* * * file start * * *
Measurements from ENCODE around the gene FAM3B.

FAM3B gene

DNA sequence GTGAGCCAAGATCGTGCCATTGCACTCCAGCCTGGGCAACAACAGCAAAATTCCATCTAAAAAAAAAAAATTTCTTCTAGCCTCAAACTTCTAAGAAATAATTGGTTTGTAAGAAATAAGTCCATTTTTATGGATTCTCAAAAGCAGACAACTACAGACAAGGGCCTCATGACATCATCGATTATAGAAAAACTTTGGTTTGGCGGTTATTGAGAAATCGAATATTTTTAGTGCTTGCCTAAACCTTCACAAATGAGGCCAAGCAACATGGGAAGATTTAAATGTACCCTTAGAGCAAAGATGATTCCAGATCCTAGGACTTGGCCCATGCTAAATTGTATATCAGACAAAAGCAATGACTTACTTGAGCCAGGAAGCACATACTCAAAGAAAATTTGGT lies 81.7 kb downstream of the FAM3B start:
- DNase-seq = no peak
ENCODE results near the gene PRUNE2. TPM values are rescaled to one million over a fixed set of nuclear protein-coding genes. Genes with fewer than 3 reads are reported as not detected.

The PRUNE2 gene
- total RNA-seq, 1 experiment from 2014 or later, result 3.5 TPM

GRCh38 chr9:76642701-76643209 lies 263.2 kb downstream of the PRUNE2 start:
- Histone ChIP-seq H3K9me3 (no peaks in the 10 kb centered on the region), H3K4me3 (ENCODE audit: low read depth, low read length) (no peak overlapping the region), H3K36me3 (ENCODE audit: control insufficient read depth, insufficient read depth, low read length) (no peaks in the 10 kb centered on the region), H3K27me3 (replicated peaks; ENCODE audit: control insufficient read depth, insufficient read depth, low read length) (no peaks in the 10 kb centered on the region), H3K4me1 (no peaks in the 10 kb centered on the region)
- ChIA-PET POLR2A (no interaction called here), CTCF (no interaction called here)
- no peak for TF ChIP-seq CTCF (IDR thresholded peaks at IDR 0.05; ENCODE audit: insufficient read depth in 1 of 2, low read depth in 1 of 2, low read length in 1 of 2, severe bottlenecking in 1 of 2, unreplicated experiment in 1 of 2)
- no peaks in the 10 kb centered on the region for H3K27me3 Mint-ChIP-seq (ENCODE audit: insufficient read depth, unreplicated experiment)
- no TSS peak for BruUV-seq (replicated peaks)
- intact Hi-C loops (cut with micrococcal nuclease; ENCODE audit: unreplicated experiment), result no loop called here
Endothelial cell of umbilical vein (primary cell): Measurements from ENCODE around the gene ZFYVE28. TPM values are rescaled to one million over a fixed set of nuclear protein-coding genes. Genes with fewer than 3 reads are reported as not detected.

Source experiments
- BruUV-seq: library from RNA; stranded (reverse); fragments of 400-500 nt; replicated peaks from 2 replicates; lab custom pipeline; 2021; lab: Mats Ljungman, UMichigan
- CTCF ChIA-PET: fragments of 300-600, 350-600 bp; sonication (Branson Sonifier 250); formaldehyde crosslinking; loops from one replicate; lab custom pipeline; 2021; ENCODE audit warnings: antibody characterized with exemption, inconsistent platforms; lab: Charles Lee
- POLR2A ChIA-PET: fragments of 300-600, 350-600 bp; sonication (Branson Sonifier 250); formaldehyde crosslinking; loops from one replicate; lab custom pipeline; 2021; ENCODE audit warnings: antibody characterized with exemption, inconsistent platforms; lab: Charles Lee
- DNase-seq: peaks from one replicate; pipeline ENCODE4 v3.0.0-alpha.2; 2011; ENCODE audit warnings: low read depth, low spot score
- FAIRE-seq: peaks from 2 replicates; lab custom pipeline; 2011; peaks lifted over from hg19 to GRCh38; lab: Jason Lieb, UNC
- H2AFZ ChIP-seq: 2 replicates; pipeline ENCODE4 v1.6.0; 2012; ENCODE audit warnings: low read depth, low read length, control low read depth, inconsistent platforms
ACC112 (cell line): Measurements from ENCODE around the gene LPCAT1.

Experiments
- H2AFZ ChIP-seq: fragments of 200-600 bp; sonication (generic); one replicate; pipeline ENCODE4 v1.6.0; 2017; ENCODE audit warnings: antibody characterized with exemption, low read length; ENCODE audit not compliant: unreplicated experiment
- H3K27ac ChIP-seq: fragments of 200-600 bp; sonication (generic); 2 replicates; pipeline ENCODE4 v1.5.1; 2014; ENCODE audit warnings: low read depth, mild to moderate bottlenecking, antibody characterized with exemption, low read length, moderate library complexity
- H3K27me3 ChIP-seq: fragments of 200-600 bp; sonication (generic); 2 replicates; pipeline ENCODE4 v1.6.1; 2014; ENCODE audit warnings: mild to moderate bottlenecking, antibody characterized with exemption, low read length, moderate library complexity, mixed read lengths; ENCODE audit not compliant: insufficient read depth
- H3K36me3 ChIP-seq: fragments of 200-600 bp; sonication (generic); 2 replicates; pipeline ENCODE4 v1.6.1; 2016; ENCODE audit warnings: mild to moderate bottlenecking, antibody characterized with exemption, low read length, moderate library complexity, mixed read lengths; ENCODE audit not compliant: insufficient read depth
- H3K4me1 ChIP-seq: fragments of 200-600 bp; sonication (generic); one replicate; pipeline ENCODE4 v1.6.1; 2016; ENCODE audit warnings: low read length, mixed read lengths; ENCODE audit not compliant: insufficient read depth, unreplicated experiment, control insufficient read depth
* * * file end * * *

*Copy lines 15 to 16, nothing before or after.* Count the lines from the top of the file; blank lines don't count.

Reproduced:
Endothelial cell of umbilical vein (primary cell): Measurements from ENCODE around the gene ZFYVE28. TPM values are rescaled to one million over a fixed set of nuclear protein-coding genes. Genes with fewer than 3 reads are reported as not detected.

Source experiments